The limestone rock of the Bahamas is pock-marked by blue holes–deep vertical 'caves' created by the collapse of limestone sinkholes. Over the centuries, these eroded hollows have filled with rain and seawater, creating unique aquatic ecosystems all over the Bahamas, including in this fascinating national park on Andros in the Out Islands. Many offshore sinkholes can be explored by divers, but Blue Holes National Park is the best place to explore this remarkable geological phenomenon on land–and by explore, we mean 'throw on your swimsuit and dive in'.
Exploring Blue Holes National Park
Most tropical archipelagos were created by volcanic activity but the islands of the Bahamas were formed when a massive plateau of prehistoric limestone subsided into the sea. This twist of geology has created perfect conditions for the formation of blue holes, with water constantly dissolving new hollows beneath the bedrock (you'll find similar geological conditions along the cenote-filled coast of Yucatán in Mexico). Visitors to the Bahamas will find blue holes on many islands but Andros is the easiest place to get close to blue holes on land.
This 40,000-acre national park comprises vast tracts of Caribbean pine and coppice forest pitted with dozens of blue holes–more than 50 at the latest count, but future sinkholes are forming all the time below the surface. Trails and info boards introduce you to the flora, fauna and geology of these unusual ecosystems, but for most people, the big attraction is being able to swim in the cool waters of these idyllic-looking natural swimming holes.
The most accessible blue hole is Captain Bill's Hole, with a swimming deck, toilets and a high platform for leaping into the water. It's easily reached from Andros Town, following a lane that leads inland off the Queens Hwy near Mapen's Store. Rainbow Blue Hole, to the east of the Queens Hwy, is also very accessible. Other blue holes take a bit more effort to reach; marine explorer Jacques Cousteau put the sinkhole known as Cousteau's Blue Hole on the map in the 1970s after releasing dye into the water to prove that the blue hole was linked by underground channels to the sea.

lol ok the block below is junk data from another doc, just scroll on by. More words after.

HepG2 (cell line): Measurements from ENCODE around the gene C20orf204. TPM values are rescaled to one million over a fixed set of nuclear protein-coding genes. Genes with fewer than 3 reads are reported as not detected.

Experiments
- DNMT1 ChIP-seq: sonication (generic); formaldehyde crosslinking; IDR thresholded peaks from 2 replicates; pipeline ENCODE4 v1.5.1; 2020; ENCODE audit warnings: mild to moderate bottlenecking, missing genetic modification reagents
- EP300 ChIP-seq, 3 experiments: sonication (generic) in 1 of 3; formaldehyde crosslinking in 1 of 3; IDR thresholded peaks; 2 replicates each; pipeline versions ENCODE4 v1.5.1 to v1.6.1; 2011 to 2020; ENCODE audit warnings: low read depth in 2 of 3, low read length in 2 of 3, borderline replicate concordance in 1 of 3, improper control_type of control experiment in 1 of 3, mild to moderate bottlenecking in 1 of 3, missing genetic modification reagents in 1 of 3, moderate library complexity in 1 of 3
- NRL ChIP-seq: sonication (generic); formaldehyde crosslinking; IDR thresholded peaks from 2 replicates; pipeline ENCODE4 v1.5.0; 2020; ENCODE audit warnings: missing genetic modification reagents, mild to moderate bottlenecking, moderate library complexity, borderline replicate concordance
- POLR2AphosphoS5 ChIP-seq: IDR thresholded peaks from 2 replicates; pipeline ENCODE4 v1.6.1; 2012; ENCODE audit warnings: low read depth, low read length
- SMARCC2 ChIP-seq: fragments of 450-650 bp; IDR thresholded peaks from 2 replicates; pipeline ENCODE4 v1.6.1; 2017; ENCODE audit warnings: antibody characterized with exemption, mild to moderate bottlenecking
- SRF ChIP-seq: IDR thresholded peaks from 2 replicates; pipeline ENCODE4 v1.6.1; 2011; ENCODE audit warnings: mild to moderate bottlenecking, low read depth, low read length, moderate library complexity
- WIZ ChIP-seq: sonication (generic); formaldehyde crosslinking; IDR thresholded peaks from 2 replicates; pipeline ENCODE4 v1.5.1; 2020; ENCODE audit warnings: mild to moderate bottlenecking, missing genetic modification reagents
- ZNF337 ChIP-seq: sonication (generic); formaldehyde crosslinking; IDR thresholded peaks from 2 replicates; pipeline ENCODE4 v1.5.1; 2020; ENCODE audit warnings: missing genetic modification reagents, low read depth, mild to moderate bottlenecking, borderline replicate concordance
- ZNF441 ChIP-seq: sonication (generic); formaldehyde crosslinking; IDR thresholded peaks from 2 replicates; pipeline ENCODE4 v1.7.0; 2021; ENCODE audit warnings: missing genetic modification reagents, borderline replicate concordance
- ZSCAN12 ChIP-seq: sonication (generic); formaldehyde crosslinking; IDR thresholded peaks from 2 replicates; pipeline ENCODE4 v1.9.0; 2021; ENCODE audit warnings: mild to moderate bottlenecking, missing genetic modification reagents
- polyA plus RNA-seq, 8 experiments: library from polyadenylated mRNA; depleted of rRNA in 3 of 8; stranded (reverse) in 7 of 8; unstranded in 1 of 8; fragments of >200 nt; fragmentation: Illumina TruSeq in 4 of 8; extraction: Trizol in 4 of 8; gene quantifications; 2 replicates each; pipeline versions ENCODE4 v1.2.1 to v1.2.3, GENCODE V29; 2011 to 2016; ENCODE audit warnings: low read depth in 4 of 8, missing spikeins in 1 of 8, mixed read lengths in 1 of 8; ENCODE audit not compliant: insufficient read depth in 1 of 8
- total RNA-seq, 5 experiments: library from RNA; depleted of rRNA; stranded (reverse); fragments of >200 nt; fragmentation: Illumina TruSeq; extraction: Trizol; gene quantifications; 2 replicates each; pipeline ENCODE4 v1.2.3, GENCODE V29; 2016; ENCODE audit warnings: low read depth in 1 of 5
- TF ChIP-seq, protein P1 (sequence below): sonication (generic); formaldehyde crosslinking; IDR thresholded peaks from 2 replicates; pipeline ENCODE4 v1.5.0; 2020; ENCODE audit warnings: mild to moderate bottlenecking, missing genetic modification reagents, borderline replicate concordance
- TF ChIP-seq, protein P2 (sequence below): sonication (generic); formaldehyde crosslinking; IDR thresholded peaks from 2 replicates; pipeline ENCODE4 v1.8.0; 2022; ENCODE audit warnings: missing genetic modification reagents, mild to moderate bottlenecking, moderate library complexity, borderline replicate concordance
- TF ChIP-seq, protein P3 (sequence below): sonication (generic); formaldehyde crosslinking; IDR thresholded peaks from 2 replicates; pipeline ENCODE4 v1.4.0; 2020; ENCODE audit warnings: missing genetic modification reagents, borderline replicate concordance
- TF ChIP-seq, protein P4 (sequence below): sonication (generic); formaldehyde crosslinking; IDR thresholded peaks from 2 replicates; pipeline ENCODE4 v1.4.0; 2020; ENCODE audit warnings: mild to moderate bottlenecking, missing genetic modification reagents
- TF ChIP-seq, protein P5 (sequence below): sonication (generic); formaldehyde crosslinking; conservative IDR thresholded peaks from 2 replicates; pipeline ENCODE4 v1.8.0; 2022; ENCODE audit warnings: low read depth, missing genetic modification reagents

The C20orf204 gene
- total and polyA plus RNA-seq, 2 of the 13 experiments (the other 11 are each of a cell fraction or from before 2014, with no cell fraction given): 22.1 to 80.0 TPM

With a mask and snorkel, you might spot some of the blue holes' unique cavefish, which have evolved to thrive in these unusual conditions. However, the best blue holes for aquatic life are offshore–the dive center at Small Hope Bay Lodge on the fringes of the national park can arrange dives to several blue holes offshore from Andros that are teeming with marine life.
Travel on from Andros to Long Island via Nassau, and you can explore Dean's Blue Hole, the second deepest blue hole in the world, which drops 203m, right off the beach. It's an amazing site for scuba and free-diving, opening onto a chamber that is vastly bigger than the bottleneck opening at the surface.
Getting to Blue Holes National Park
Coming from Andros Town, the access road for the park heads west off the Queen's Hwy along Leroy Hanna Dr from the settlement of Love Hill. Scooters and cars can be rented for exploring. Ask locals to point you towards the tracks leading to specific blue holes. To reach Dean's Blue Hole on Long Island, you'll need to fly into Deadman's Cay airport via Nassau.